Wall Mounting Championship T-Shirts
When the Blackhawks won the Stanley Cup in 2010 I almost immediately went online and bought a locker room t-shirt and hat. In 2013 and 2015 I repeated that process. Then in 2016 when the Cubs won the World Series after 108 years I did it again. The problem though is by 2015 my 2010 championship t-shirt was on the verge of looking ratty. I didn’t want to just toss the shirt, or maybe have it turned into a quilt I wouldn’t use, rather I wanted to display them on the wall in my office.
In 2015 I picked up two 14-inch square canvases from the arts and crafts store and mounted my 2010 and 2013 championship shirts on them. Recently I decided it was time to retire the 2015 Blackhawks Stanley Cup championship t-shirt so I documented the process.
I gathered all the supplies I needed for my project.
- The t-shirt you are going to mount
- 14-inch square canvas (Hobby Lobby was out of these, but they had the individual parts to make a canvas)
- Because of the change in plans, I needed some wood glue to keep hold the frame pieces together
- Staple Gun
Because Hobby Lobby didn’t have the ready-to-go canvas, I purchased the rame pieces to make my own canvas. These went together super easy with the mortise and tenon corner joints sliding into each other. I put some glue on each end before lightly tapping on the corners with the hammer to make sure they were as tight as possible.
After I had the four side pieces together I did use a speed square (not pictured) to make sure the corners were perfect 90-degree angles. Once I had this step completed, I set the frame aside for about an hour to let the glue dry so that the pieces wouldn’t move and be knocked out of square. If you are lucky and your craft supply store has the 14-inch canvases already assembled you can skip this step.
With the frame assembled it is time to start with the shirt. This is also a tough step emotionally. Set the t-shirt logo down and simply cut straight up the back. DO NOT cut the front of the shirt. This step is needed so you can tightly wrap the shirt around the frame without having extra fabric bunching up on the backside when you go to hang it on the wall.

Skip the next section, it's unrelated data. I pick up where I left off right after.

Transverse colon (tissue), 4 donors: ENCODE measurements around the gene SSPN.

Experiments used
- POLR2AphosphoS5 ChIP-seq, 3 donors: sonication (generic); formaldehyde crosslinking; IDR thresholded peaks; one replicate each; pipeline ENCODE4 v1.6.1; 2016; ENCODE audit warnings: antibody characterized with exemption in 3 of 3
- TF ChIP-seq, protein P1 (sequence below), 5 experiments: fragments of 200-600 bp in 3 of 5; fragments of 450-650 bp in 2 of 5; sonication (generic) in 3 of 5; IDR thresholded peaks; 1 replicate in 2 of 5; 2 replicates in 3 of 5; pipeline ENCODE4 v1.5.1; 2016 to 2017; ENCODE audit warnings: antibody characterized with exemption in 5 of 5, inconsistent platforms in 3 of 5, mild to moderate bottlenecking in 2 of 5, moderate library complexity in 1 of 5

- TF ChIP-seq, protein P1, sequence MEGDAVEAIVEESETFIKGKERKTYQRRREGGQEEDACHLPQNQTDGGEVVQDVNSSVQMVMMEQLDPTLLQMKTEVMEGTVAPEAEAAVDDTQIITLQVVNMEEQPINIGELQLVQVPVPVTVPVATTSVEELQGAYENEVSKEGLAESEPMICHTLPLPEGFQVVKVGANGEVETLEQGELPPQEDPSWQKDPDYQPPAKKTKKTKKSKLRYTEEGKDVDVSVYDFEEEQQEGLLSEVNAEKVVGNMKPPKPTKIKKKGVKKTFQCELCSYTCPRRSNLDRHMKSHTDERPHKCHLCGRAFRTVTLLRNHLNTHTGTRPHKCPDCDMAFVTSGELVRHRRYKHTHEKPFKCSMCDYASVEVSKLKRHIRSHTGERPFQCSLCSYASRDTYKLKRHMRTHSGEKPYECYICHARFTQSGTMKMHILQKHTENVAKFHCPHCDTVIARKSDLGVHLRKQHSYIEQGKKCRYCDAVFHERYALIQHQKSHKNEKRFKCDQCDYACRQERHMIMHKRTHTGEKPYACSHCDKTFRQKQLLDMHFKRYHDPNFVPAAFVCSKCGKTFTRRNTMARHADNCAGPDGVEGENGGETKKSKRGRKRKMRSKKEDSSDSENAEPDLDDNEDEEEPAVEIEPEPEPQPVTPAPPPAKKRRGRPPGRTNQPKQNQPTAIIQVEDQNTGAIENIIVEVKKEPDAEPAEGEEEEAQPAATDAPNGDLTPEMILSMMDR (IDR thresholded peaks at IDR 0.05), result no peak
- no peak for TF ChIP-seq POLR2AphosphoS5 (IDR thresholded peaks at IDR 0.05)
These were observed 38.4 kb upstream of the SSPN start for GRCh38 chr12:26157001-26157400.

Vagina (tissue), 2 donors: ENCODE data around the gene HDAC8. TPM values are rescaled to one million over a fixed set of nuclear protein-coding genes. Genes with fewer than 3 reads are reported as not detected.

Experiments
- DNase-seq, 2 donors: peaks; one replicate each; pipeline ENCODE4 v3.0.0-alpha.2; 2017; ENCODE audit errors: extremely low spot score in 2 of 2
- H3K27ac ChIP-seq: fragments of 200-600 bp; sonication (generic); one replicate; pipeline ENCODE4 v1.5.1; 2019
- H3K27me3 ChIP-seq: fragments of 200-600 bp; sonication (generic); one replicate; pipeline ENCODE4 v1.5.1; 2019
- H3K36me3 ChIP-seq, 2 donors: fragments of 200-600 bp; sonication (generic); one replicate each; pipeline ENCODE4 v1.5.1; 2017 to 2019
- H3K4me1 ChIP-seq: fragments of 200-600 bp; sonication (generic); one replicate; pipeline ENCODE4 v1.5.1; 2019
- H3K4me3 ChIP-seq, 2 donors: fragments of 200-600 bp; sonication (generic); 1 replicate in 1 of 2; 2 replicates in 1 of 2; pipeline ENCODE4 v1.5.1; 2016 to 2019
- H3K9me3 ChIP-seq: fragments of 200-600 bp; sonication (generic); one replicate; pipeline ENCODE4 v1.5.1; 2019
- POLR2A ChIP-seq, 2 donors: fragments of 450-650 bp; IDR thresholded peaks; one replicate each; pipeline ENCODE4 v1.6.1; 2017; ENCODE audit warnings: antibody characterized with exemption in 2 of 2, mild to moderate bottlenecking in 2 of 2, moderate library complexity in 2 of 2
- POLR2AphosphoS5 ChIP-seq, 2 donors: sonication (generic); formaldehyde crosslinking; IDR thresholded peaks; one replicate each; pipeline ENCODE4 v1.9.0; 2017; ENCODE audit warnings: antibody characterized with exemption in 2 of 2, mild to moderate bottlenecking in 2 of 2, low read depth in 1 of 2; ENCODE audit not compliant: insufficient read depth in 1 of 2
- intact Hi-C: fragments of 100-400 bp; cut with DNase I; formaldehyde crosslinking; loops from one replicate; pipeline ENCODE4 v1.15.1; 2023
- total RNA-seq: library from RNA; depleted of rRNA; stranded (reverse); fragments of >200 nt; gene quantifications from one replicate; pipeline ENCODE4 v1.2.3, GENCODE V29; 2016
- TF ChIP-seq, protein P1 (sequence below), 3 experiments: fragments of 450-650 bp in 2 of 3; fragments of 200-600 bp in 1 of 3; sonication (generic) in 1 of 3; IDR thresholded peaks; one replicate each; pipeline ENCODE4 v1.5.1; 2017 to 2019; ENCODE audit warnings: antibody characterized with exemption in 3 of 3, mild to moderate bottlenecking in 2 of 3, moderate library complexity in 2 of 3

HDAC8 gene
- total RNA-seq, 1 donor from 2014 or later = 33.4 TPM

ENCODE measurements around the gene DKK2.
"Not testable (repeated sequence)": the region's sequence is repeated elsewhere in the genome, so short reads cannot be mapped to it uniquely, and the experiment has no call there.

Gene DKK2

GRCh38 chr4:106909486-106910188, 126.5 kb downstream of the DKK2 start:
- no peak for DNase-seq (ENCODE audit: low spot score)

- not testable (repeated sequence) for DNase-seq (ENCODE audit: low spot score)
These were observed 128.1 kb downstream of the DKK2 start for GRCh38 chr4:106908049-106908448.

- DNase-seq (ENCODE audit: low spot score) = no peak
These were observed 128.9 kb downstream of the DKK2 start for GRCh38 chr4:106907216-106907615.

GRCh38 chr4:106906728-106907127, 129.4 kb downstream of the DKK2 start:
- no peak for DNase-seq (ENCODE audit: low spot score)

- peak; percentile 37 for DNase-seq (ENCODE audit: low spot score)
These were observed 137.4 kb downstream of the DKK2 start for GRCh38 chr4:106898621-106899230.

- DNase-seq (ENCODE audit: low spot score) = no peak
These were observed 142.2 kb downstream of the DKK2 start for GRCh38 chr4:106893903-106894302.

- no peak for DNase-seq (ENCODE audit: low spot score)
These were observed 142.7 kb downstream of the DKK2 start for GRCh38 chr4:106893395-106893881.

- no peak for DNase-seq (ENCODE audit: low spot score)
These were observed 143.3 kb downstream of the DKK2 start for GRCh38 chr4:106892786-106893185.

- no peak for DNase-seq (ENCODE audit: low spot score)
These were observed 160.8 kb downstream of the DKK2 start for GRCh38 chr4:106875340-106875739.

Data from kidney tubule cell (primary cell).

With the back cut open drape the t-shirt on the frame logo side up so that you can position the logo in the middle and straight on the frame. Once you have it positioned, carefully hold the t-shirt in place and flip the frame over so the logo is again face down. and the fastening can begin.
With the logo centered on the frame and face down, I like to cut what I know will be excess t-shirt (most of the back and the sleeves). From there I pull on side of the shirt taught, but not tight, and fold it over the frame. I then take my staple gun and start stapling along the frame, putting as many staples as needed. If needed I can pound any staples all the way in with the hammer if needed.
With one side attached, I go to the opposite side and pull the shirt so that it is tight, but not too tight that it is pulling at the staples. I thin place a staple in the center of the frame side piece and work my way outward. With two sides done you pick one of the remaining sides and repeat the process till all four sides are done.
When the shirt is completely attached the back will look pretty messy. I like to take the scissors and clean things up, cutting excess fabric as close as I can to the staples.
Flip the shirt, and you have an art piece ready to hang on your wall. I placed my 2015 Blackhawks Stanley Cup championship t-shirt next to my 2010 and 2013 t-shirts in my office. I’ll wear my Cubs World Series shirt awhile longer, but once I notice the first signs of wear it’ll joining the three Blackhawks Stanley Cup t-shorts on the wall in my office.
Try your hand at preserving your favorite t-shirts, and be sure to share them on social media and tag me.